Can lessons from the past help resolve the rail dispute?

Prime Minister Boris Johnson chairs a Cabinet meeting at 10 Downing Street, London. Picture date: Tu

Prime minster Boris Johnson warned passengers to be prepared for further travel chaos during a Cabinet meeting - Credit: PA

On a day when the country's rail network ground to an almost halt during the biggest rail strike in a generation, prime minster Boris Johnson warned passengers to be prepared for further travel chaos. 

Many commuters were left stranded and unable to get to work as around 40,000 members of the Rail, Maritime and Transport (RMT) union at Network Rail and 13 train operators walked out in a dispute over pay, redundancies and conditions. 

This disruption also impacted local train journeys, with Greater Anglian advising people to only travel when necessary.

It left students unable to get to exams, workers unable to get to their jobs and travellers unable to get home. 

But as passengers face similar disruptions on Thursday and Saturday, Mr Johnson warned they must be ready to "stay the course" and urged rail bosses and unions to agree on a package to safeguard the future of the industry. 

During a Cabinet meeting the prime minister said that without fundamental changes to the way the system operates, rail firms risk going bust and passengers face ever-higher prices that could ultimately lead to them abandoning train travel.

He added that he believed that the strikes were "so wrong and so unnecessary", highlighting the support offered to the industry during the pandemic and the "colossal" investment in rail infrastructure. 

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He also warned the need for the country to "stay the course". 

“To stay the course, because these reforms, these improvements in the way we run our railways are in the interests of the travelling public, they will help to cut costs for farepayers up and down the country,” the prime minister said.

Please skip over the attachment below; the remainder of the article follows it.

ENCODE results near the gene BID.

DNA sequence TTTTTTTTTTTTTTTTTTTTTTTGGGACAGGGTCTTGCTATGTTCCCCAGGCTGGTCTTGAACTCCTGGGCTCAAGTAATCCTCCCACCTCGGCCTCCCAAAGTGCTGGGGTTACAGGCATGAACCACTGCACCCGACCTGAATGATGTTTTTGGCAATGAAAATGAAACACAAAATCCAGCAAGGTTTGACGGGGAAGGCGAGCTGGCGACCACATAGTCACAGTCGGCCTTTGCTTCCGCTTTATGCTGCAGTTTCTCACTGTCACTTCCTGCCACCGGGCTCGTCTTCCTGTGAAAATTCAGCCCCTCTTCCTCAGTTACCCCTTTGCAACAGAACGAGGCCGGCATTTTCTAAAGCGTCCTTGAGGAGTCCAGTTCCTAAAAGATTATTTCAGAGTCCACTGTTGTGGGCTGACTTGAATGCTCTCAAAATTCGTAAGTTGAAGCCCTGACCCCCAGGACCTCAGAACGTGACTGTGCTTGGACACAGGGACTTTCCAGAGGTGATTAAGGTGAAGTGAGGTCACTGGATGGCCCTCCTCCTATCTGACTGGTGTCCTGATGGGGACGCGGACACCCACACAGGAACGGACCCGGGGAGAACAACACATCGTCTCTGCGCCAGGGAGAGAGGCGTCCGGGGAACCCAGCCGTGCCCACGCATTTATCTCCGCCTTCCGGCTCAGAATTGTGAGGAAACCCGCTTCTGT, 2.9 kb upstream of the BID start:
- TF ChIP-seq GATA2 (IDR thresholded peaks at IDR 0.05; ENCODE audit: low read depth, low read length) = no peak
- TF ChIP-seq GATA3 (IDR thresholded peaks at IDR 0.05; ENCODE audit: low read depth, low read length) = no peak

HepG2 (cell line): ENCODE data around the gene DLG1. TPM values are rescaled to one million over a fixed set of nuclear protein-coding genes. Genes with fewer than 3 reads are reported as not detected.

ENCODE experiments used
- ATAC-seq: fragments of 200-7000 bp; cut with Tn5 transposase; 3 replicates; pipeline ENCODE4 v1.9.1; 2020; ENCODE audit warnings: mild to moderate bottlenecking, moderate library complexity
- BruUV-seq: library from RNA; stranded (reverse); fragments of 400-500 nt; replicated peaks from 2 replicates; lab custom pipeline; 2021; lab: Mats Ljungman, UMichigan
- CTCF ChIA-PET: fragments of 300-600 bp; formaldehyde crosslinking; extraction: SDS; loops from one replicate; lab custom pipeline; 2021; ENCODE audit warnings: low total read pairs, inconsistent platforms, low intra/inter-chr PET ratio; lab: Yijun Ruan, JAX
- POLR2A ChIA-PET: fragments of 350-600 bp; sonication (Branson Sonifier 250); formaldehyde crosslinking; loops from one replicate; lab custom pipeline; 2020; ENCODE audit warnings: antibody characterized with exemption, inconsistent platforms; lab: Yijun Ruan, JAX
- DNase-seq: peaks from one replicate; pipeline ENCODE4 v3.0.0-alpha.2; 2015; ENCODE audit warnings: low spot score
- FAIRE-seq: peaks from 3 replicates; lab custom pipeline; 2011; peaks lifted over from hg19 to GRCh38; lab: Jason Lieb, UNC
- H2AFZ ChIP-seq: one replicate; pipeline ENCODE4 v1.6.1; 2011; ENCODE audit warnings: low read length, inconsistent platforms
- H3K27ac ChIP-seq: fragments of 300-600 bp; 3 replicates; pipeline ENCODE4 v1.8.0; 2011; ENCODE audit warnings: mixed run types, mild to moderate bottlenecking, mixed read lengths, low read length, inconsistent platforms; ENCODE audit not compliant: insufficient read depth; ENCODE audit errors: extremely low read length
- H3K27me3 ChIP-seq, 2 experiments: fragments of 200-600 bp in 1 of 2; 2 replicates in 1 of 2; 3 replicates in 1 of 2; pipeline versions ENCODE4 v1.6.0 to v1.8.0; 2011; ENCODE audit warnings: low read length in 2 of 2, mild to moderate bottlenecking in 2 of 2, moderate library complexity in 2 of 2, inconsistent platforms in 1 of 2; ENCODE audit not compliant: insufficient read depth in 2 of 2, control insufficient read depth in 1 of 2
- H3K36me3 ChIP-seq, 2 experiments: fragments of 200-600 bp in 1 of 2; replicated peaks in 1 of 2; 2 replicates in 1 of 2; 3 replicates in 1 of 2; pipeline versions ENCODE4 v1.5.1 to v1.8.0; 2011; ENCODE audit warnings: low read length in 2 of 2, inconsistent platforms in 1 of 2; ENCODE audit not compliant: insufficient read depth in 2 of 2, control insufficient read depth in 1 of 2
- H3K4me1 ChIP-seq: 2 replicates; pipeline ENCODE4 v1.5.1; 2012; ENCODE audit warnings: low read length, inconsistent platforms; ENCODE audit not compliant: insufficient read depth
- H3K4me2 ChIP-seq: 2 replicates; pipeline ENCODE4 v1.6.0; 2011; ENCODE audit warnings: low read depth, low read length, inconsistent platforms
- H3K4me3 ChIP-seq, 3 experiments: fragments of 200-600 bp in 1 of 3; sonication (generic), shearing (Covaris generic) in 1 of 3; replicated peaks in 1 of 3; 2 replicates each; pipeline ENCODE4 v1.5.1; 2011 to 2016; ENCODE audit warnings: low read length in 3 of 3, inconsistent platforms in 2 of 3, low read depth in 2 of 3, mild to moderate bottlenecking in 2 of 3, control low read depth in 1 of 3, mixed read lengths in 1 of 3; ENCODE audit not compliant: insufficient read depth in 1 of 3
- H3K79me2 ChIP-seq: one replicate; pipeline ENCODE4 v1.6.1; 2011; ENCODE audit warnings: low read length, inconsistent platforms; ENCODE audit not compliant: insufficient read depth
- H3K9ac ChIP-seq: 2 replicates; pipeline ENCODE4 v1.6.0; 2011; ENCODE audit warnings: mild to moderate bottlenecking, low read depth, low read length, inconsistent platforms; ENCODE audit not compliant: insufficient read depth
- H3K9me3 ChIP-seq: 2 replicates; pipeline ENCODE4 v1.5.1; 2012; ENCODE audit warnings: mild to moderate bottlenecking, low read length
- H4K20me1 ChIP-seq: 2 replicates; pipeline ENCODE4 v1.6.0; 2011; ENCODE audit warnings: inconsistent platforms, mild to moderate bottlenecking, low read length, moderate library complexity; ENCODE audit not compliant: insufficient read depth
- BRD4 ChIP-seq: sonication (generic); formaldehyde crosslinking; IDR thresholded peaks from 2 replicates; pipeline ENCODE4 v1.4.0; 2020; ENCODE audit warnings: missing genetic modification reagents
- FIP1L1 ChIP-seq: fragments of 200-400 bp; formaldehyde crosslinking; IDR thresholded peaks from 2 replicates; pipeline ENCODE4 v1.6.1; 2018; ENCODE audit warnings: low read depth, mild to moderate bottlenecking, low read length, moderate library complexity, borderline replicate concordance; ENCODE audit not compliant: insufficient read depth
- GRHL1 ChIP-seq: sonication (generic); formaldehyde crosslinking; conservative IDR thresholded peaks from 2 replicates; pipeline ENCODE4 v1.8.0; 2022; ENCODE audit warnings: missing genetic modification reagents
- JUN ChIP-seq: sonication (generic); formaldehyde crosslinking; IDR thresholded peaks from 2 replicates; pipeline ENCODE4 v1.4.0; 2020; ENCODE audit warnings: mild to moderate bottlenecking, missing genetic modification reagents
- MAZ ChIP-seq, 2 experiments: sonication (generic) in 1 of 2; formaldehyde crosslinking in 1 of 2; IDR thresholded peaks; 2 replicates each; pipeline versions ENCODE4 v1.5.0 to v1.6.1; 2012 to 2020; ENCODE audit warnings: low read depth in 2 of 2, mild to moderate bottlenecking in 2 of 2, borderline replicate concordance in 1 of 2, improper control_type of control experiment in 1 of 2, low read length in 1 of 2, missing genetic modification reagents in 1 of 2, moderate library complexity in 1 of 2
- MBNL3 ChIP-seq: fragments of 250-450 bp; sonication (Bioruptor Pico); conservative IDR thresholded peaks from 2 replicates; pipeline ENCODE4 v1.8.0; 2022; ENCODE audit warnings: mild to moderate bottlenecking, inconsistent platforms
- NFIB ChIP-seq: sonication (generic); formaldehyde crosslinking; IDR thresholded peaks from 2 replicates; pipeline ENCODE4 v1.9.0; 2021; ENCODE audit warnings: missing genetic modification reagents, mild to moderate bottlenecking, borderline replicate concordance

Meanwhile, union bosses have blamed the government for cuts and below-inflation wage proposals. 

The union is asking for a pay rise of at least 7pc to offset the rising cost of living.

They say that employers have, however, offered a maximum rise of 3pc on condition of job cuts and changes to working practices. 

The request for a minimum 7pc pay rise could lose the unions sympathy with the public, especially at a time when many are struggling with rising living costs without pay increases. 

Looking back at a mass strike that took place 50 years ago over pay may help all sides of the dispute to learn some lessons. 

The Battle of Saltley Gate, which took place in 1972, saw coal miners across the country striking due to pay disputes at a time of high inflation.

The miners wanted a pay rise of between 35–47pc, but were offered only 7.4pc. 

During the strike, other workers including factory workers, came out in support of the miners. 

Although the strikers won this dispute, many have argued that it contributed to more strikes the following year that led to a three-day working week. 

In the long-term, the strike action arguably led the Conservative government in the 1980s having a more adversary attitude towards strikes. 

Ultimately, during further miners strikes in the 1980s prime minister Margaret Thatcher won the dispute and, over time, many of Britain's mines were shut, resulting in decades-long decline in many former mining towns. 

Although the present is not the 1970s, avoiding the chaos of 50 years ago by sitting around the table and coming to a compromise may be the best outcome for bosses, workers and passengers.